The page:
It must be nice to have a goy around to handle things on Saturday. I imagine it feels like having a little evil imp on your shoulder to handle the dirty details so you don't get in trouble with the big man. You don't actually ASK it to do anything, but it handles it all just the same...

And believe me, you don't want to learn Yiddish. If you do, it'll muck up your language skills (in English, Hebrew, and German) for the rest of your life. My great grandmother educated me on quite a bit of it before she passed when I was 8. Leads to some very interesting misunderstandings of the languages.
Mar. 19th, 2011 04:01 pm (UTC)
Yeah, I think it would really confuse me...it's just close enough to Hebrew to be dangerous. But then, a lot of words from Yiddish have come into Hebrew, so I can already pick up on some of it.
Mar. 19th, 2011 03:55 pm (UTC)
Sabrina was very amused by your calling of Purim as Halloween with narrative support.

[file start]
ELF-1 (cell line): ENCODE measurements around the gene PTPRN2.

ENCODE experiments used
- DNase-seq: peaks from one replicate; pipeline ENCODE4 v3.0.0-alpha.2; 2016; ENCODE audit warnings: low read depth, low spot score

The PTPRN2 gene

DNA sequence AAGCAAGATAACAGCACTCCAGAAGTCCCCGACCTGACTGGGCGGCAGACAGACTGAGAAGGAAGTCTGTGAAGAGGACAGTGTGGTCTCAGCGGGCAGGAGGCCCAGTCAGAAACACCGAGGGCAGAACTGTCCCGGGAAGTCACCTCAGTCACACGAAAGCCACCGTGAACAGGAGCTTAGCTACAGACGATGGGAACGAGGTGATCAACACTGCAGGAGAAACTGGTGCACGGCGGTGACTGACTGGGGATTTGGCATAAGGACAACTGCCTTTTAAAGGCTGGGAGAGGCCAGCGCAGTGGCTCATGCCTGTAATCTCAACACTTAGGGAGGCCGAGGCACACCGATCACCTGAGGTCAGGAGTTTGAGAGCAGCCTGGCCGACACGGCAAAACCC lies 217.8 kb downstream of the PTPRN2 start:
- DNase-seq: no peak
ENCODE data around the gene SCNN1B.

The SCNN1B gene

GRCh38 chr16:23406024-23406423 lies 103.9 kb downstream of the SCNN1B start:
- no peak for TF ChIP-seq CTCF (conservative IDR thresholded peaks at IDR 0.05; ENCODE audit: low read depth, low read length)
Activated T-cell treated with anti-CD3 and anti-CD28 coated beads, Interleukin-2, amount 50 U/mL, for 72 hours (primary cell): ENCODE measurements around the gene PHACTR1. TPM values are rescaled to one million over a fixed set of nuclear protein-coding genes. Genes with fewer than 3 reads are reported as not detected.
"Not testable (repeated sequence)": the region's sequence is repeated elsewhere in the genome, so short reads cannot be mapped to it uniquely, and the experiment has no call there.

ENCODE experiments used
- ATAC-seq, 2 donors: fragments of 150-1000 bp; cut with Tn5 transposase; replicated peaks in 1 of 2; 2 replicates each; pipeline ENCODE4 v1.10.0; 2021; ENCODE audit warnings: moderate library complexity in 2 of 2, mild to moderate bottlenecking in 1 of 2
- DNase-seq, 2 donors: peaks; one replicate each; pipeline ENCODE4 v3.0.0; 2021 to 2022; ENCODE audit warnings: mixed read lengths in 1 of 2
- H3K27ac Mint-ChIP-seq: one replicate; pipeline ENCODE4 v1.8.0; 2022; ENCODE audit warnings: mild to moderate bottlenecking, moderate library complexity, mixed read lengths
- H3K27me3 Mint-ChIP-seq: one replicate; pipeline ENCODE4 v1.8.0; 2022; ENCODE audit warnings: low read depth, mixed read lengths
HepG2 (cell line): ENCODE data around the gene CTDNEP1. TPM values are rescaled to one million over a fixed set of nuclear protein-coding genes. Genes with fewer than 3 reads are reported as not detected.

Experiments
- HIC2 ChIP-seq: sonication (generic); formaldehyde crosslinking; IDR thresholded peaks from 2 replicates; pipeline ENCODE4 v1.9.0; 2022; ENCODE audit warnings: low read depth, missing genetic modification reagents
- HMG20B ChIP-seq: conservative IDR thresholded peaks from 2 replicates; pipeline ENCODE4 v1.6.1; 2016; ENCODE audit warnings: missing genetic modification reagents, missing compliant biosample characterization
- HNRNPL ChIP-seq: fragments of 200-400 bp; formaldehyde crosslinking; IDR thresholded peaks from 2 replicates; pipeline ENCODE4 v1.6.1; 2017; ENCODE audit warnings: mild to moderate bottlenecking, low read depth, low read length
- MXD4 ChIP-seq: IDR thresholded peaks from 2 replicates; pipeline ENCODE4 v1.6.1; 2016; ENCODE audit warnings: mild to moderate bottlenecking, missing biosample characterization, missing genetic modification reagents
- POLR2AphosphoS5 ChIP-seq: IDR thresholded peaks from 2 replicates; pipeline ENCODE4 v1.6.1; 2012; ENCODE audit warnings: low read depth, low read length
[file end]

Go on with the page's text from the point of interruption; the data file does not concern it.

She was also intrigued by your hamentaschen fillings - the ones she made yesterday just have jams (raspberry, apricot, and strawberry) in them.

She was also a little amused by your Shabbos goy tale. I have yet to have that experience myself, though I'm sure it'll happen eventually. Though Sabrina's family isn't *that* observant about work on Shabbos - heck, we have lights and the the tv (to say nothing of my laptop) on right now *on* Shabbos here in Austin.
Mar. 19th, 2011 04:03 pm (UTC)
Wish Sabrina a Hag Sameach from me :)

One of my friends posted on facebook about experimenting with new fillings, and I thought "why the hell not?" I mean, you eat a LOT of hamantaschen in Israel this time of year...everybody's ready for a break.

Though here the normal fillings are poppy seed, prune, and date, so I suppose raspberry would also be pretty outrageous. I have no idea where I would find raspberries, though...
Mar. 20th, 2011 08:00 pm (UTC)
Thanks so much for the filling recipes, they look very tasty! Now I just need to talk my friend Kasia into making them for me.

And who doesn't love being the hamster in the wheel on a playground?
Mar. 23rd, 2011 02:00 pm (UTC)
I remember the playground at Ashland park in Ashland, Oregon has one of the hamster wheels. Only been in it once didn;t like it much because a bunch of the guys in our group decided to spin it all at once. I was caught unawares and couldn't keep up.
Apr. 9th, 2011 12:20 pm (UTC)
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( 9 comments — Leave a comment )